General Richard Henry Pratt, best known as the founder and longtime superintendent of the influential Carlisle Indian School in Pennsylvania, profoundly shaped Indian education and federal Indian policy at the turn of the twentieth century. Pratt’s long and active military career included eight years of service as an army field officer on the western frontier. During that time he participated in some of the signal conflicts with Indians of the southern plains, including the Washita campaign of 1868-1869 and the Red River War of 1874-1875. He then served as jailor for many of the Indians who surrendered. His experiences led him to dedicate himself to Indian education, and from 1879 to 1904, still on active military duty, he directed the Carlisle school, believing that the only way to save Indians from extinction was to remove Indian youth to nonreservation settings and there inculcate in them what he considered civilized ways.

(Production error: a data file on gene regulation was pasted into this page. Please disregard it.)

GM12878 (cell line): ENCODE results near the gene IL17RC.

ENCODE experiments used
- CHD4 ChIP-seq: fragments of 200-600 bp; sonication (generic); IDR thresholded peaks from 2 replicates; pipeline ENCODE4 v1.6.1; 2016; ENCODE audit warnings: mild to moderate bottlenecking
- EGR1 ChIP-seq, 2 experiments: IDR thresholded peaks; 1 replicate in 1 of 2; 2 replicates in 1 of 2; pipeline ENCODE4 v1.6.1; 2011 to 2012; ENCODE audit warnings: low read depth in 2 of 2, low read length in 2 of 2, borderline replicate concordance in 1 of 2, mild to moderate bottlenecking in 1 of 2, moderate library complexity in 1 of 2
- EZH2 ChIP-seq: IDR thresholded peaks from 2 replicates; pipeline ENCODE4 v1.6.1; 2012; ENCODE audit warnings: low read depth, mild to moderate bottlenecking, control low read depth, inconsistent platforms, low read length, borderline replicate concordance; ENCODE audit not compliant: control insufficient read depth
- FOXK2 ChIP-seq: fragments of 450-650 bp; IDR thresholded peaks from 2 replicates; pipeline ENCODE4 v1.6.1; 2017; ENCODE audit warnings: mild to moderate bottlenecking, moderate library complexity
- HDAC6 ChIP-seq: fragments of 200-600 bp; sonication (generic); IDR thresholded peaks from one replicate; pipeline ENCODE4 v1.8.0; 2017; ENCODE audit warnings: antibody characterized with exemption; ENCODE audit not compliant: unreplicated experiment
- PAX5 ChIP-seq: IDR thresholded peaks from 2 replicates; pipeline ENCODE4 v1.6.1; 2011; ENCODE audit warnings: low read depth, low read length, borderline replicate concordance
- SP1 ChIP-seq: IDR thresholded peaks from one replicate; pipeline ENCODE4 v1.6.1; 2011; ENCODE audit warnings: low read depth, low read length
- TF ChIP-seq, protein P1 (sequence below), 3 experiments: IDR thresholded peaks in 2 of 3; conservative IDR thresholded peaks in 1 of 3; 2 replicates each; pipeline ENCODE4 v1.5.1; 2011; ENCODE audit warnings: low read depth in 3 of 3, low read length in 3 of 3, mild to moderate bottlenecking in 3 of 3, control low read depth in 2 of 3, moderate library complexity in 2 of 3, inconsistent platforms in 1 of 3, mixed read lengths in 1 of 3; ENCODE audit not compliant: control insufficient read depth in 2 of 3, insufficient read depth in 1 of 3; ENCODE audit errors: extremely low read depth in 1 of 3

Pratt’s memoirs, edited by Robert M. Utley and with a new foreword by David Wallace Adams, offer insight into and understanding of what are now highly controversial turn-of-the-century Indian education policies.